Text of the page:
FOR IMMEDIATE RELEASE
Chicago Educator Wins Nation’s Top History Educator Award
CHICAGO, June 10, 2004 The History Channel and National History Day are proud to announce that the recipient of the 2004 Outstanding History Educator Award is Lisa Oppenheim, associate director of the Chicago Metro History Education Center (CMHEC) in Chicago.
The award is presented annually at the National History Day Awards Ceremony by The History Channel to an individual who has made exceptional contributions to the improvement of history education. Oppenheim works with students, teachers, and parents in the city of Chicago and suburban counties. She has enriched classroom resources and worked with the community to preserve historic sites. The History Channel will award Oppenheim a monetary prize of $5,000 as well as supplying the CMHEC with an extensive video library.
The awards ceremony will take place on June 17 and will wrap-up a week of activities in which more than 2,000 student scholars from across the country present projects to national judges for top history honors and awards. The Awards Ceremony presentation is available via a live Web cast at HistoryChannel.com.
“Lisa Oppenheim epitomizes the type of educator who is bringing history alive in the classroom and the community. We are delighted to join National History Day in presenting this award recognizing her creativity, talent, and hard work,” said Dr. Libby O’Connell, Historian-in-Residence, The History Channel.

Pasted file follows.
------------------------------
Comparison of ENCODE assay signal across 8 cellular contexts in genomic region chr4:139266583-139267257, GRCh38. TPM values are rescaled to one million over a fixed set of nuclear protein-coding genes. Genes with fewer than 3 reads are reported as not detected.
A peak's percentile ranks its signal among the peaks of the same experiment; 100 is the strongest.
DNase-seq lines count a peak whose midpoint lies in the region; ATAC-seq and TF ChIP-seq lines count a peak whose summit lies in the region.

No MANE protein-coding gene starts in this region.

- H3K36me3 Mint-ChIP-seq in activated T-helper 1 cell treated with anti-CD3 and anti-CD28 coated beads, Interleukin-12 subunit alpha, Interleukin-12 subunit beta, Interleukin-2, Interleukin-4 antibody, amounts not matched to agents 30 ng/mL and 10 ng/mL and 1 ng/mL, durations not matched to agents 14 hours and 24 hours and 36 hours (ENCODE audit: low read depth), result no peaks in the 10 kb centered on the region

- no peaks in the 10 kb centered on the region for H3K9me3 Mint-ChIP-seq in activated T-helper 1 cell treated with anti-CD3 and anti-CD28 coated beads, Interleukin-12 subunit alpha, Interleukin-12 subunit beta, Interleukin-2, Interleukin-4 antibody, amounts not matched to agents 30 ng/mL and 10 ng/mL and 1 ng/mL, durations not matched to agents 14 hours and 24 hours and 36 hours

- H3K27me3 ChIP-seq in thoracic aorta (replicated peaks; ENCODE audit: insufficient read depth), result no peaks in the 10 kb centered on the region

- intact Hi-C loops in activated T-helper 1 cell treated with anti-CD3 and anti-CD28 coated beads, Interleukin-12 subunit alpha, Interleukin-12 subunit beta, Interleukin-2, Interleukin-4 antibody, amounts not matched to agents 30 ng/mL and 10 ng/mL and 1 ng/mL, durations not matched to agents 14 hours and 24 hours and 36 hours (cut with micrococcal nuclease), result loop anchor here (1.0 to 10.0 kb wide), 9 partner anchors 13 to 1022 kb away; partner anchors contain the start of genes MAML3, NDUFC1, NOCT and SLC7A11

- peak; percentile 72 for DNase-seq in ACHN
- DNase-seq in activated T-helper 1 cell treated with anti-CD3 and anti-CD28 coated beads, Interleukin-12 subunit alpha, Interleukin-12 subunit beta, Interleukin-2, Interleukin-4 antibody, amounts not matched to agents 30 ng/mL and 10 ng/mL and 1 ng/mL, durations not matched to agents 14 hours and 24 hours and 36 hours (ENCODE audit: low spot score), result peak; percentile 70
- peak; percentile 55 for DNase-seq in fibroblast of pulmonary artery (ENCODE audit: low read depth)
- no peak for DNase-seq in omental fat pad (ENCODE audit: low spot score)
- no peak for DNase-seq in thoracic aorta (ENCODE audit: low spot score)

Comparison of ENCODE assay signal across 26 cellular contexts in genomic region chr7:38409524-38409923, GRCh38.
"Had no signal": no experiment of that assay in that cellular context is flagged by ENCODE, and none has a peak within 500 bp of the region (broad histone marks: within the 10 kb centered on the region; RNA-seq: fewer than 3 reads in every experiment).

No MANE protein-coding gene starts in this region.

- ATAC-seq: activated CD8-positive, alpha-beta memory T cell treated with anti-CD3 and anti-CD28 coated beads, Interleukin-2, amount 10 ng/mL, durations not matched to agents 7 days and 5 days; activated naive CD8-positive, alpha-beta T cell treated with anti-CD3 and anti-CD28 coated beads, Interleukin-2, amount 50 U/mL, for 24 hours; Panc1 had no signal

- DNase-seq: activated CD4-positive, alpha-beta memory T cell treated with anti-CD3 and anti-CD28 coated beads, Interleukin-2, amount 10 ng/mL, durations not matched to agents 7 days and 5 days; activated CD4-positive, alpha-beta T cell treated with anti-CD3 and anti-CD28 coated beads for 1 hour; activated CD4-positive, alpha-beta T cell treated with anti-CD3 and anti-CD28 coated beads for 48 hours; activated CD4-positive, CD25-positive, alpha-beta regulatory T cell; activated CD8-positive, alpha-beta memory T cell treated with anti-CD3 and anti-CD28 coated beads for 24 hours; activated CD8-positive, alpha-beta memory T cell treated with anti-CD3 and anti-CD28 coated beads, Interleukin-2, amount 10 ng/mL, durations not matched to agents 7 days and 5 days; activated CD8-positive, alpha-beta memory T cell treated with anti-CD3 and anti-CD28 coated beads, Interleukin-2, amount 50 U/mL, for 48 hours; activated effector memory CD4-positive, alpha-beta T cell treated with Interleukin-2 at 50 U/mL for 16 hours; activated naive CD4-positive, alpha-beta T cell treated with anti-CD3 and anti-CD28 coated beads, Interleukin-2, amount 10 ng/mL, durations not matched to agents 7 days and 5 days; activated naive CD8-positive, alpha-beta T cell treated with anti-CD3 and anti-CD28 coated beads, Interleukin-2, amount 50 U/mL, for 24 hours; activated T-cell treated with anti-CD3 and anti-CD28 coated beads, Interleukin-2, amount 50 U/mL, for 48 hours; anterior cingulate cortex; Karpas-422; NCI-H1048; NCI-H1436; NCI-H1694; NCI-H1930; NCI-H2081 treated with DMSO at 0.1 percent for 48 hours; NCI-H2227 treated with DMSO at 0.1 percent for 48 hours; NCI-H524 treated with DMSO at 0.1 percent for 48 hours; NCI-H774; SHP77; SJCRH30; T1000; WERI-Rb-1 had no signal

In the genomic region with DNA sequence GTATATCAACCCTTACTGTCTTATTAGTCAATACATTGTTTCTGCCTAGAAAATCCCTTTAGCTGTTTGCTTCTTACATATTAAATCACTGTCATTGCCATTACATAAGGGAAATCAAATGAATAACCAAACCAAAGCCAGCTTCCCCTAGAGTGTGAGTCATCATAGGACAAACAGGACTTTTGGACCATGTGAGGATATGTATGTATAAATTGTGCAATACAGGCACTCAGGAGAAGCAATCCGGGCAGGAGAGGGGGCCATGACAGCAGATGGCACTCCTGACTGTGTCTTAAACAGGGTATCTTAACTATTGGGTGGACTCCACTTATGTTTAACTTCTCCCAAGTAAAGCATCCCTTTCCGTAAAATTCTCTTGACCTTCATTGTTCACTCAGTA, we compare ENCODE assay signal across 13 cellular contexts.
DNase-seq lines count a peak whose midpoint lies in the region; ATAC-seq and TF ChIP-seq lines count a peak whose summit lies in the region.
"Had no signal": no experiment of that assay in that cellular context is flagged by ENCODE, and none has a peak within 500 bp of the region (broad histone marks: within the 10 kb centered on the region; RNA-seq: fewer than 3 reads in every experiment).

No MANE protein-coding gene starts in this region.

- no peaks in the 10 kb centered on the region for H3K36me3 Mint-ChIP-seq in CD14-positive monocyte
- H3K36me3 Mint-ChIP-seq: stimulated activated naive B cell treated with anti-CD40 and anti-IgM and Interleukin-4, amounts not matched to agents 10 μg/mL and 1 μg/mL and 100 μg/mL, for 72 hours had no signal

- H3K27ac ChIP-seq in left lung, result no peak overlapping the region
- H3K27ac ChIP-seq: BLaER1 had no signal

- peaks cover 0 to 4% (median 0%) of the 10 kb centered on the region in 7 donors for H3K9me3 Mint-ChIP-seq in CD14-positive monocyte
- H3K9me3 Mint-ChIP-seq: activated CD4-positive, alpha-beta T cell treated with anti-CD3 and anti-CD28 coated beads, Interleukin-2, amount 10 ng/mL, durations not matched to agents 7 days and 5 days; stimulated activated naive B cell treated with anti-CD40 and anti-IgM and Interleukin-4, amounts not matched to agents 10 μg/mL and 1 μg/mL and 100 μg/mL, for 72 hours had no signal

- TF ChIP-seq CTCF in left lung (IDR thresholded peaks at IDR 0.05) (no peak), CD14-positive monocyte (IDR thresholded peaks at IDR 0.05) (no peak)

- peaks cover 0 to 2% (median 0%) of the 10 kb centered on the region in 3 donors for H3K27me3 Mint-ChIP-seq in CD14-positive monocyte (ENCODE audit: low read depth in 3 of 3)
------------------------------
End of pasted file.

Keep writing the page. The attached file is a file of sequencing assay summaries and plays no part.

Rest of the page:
Oppenheim’s commitment to improving education for students who face the most challenges is reflected in the growth of the program and the diversity of its participants. More than 17,000 Chicago area students complete projects for the Chicago Metro History Fair and National History Day annually.
As director of CMHEC’s teacher professional development and curriculum projects, Oppenheim relies on close interaction with Chicago area teachers and school leaders to shape the educational programs and services of the organization. She coordinates CMHEC’s involvement in several grants, including projects funded by the NEH and the Chicago Public Schools’ Teaching American History grant. CMHEC’s inquiry-based history education programs prioritize service for inner-city schools.
“With Lisa’s leadership, CMHEC has developed one of the strongest reputations in the Chicago area for high quality history education programming and teacher professional development,” Crystal Johnson, the executive director of CMHEC said. “Lisa is among NHD’s best-kept secrets if other city and state programs used Lisa’s work as a model, the organization would feel the benefits.”
Throughout her years of involvement in history education, Oppenheim has proved her commitment to passing on the importance of history to children and fellow colleagues. Her passion for historical inquiry and the project-based approach to history education promoted by National History Day resonates not only with students and teachers in Chicago, but throughout the country.
“Ms. Oppenheim has worked tirelessly to involve students, teachers and academics in National History Day,” said Dominic A. Pacyga, Ph.D., professor of history at Columbia College in Chicago.